Bring Up the Bodies by Hilary Mantel - I read Wolf Hall and loved it, despite knowing nothing about history and getting a bit mixed up with the names. I've been meaning to buy this for ages.

This is a big book haul for my, normally I'm fairly conservative as there isn't any space left to store books in the house, I think it maybe a reaction to signing up for the final TBR Triple Dog Dare where I can only read from my shelves for three months from January 1st till April 1st.

I'm off to spend the next hour finishing The Unlikely Pilgrimage of Harold Fry, which I have a feeling is going to make me cry, this is a bookclub read for a brand new RL bookgroup, in a trendy delicatessans/coffee shop/location of many wine and cheese nights, live jazz nights, poetry reading nights etc. I'm really looking forward to the group meet, but will certainly be doing some research as I'm not sure what other type of people will be there - not sure my Literature degree and MA in Literature will hide my w/c accent in a room full of plumming accented, shiny-never-seen-a-speck-of-mud Land Rover driving stay-at-home Mums. But maybe I'm the one being the snob!

Oh, and I am now addicted to booktube. I blame Estella's Revenge, I watched one of her videos and it's now become an obsessesion. Some favourites are MercysBookishMusings, From the Shelf and chboskyy. I swear if I had used the video watching time this week to read I would have fininshed my next read It by Stephen King.

Sunday, 17 November 2013

The Slynx - Tatyana Tolstaya

The SlynxThe Slynx is a Russian dystopian novels written by a relative of Tolstoys. I had never heard of this book before and only became aware of it because of the International Reads group formed on goodreads and book tube.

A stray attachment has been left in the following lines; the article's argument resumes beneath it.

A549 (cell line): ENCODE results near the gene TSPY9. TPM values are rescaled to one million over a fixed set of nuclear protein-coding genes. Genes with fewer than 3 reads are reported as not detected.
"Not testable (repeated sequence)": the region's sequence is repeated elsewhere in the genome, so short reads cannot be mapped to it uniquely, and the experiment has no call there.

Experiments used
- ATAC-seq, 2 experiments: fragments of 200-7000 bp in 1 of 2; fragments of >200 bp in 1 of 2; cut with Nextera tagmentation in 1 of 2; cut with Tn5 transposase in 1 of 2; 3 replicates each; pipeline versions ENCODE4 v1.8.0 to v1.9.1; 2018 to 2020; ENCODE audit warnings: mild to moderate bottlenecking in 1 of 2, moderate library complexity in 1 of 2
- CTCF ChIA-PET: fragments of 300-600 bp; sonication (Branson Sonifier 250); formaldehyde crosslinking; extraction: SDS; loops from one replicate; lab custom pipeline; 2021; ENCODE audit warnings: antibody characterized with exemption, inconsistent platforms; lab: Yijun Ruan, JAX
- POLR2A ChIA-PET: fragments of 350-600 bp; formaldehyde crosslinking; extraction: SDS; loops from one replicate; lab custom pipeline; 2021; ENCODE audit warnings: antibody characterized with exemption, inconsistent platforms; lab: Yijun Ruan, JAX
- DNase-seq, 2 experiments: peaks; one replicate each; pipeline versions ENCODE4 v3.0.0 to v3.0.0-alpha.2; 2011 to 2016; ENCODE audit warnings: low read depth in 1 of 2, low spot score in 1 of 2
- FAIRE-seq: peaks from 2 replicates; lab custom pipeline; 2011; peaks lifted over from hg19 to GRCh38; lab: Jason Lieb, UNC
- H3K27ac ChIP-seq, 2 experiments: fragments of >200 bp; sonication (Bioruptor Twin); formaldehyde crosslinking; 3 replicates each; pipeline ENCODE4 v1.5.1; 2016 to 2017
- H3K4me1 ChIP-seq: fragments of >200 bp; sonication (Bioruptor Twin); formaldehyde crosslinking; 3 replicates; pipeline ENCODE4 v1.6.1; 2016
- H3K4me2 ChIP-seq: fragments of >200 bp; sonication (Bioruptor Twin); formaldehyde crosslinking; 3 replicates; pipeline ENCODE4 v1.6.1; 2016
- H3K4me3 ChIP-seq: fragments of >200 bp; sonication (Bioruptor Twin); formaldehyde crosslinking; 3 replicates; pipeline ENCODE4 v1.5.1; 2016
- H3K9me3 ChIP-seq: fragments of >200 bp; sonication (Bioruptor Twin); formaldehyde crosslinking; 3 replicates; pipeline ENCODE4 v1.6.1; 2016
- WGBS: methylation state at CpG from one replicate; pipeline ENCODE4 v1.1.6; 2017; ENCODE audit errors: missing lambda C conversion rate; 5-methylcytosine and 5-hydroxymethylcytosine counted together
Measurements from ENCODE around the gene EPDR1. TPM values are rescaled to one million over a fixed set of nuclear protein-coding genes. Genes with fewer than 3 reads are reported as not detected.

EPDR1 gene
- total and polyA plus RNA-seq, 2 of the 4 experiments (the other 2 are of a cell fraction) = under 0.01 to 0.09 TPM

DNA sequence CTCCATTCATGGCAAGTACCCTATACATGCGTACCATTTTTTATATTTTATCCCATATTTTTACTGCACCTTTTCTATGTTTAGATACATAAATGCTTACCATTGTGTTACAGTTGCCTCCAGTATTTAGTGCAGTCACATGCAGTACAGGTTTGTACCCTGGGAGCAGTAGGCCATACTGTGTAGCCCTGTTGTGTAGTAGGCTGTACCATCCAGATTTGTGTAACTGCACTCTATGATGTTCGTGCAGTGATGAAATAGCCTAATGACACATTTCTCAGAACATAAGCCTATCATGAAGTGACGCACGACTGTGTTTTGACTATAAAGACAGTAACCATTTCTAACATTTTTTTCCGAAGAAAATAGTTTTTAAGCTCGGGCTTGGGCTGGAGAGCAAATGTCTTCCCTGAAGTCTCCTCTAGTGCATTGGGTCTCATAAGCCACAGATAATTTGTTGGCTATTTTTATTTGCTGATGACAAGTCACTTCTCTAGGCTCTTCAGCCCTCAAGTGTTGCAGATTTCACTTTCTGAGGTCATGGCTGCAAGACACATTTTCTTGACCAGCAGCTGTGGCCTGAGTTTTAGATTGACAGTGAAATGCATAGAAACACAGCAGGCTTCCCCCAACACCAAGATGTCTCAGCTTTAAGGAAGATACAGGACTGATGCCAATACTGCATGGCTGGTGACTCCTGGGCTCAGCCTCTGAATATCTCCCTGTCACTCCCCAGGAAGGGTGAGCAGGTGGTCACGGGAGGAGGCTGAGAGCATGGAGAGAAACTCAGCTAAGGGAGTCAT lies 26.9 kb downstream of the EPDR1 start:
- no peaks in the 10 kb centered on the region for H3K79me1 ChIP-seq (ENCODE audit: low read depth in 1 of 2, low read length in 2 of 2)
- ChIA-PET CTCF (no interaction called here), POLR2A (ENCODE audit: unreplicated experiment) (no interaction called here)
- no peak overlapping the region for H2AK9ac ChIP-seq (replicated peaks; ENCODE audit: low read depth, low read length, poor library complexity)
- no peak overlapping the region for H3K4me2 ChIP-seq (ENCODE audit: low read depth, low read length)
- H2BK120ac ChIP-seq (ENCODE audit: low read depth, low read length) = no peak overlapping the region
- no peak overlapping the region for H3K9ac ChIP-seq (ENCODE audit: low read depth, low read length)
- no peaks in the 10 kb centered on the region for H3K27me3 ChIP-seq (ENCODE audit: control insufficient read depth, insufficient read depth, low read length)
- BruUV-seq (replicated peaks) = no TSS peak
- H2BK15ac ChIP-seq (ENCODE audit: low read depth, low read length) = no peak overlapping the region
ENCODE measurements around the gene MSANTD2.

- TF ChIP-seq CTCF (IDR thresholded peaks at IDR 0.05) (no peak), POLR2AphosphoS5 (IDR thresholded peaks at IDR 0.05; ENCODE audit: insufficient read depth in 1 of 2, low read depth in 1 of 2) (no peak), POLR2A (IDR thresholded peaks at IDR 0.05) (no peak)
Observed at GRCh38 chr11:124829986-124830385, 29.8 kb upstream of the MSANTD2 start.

Set hundreds of years in the future life has regressed. People spend their days catching mice to eat and sell to be made into clothes, they live in primative buildings and the society is ruled over by one man. The dictator is praised for the things he brings them such as fire and the written word. There are three sets of people the Oldeners, who remember the time before, those with Consequences - some type of mutation like claws for feet and the regular people.
The main character starts off as a fairly poor man constantly hungry and searching for food, until he marries a richer woman and is welcomed to novels and fiction.

I liked many aspects of this book, but I thought much of it was a political message that went straight over my head as I know nothing of Russia. Many parts of the book seemed silly, and I think that within a week I will have forgotten the majority of this novel.

Book 3 of 5 for The Dystopian Challenge

The Classics Club Spin

The Classics Club are having a spin this Monday, I have to pick 20 books, number them 1-20 and then they will pick the number and I have to read that book by the end of the month. I'm only picking books on my TBR as I'm on a buying ban this month. I've put them in the suggested categories but them muddled the numbers up.

Twelve Months of Classic Literature5 I am dreading:
5. Dombey and Son - Charles Dickens
3. Moby  Dick - Meilville
17. The Brothers Karamakov
15. The Master and Margarita
11. The Lord of the Rings

5 I can't wait to read
7. Invisible Man - Ellison
6. Hunger
4. The Namesake
12. Gilead
19. Snow Country

5 I'm feeling neutral about
1. Jude the Obscure - Thomas Hardy
10. North and South - Gaskell the choosen book
13. Gulliver's Travels
14. Crime and Punishment
9. Don Quixote

5 Free Choices
8. Howard's End
2. Orlando
16. The Princess Bride
20. Dora Flora and her Two Husbands
18. The Sea, The Sea